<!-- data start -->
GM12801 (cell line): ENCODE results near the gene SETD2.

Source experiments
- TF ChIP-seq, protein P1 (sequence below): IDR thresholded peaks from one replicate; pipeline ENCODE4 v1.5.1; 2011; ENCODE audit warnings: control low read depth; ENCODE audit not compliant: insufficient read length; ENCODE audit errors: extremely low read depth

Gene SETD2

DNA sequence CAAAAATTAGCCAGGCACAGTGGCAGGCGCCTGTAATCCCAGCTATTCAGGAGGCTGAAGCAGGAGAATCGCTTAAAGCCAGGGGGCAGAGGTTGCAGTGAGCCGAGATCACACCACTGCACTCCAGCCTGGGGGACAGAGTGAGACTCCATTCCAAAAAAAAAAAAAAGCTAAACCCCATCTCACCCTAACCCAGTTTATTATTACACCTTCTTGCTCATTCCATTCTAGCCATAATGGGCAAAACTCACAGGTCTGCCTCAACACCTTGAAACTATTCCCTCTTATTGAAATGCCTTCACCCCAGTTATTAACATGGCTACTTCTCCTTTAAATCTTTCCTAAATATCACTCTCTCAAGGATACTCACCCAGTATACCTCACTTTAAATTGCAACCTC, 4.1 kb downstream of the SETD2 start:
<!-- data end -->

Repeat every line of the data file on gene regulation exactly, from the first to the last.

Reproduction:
GM12801 (cell line): ENCODE results near the gene SETD2.

Source experiments
- TF ChIP-seq, protein P1 (sequence below): IDR thresholded peaks from one replicate; pipeline ENCODE4 v1.5.1; 2011; ENCODE audit warnings: control low read depth; ENCODE audit not compliant: insufficient read length; ENCODE audit errors: extremely low read depth

Gene SETD2

DNA sequence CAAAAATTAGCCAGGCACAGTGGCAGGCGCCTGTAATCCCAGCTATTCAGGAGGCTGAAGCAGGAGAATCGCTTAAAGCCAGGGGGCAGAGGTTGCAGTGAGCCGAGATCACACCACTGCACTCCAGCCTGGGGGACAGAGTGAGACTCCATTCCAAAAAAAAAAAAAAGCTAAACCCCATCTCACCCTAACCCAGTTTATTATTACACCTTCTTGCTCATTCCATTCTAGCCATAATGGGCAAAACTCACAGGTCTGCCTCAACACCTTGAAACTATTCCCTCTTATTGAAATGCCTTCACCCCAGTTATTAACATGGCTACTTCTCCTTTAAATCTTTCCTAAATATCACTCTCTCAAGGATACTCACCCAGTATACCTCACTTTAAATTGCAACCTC, 4.1 kb downstream of the SETD2 start: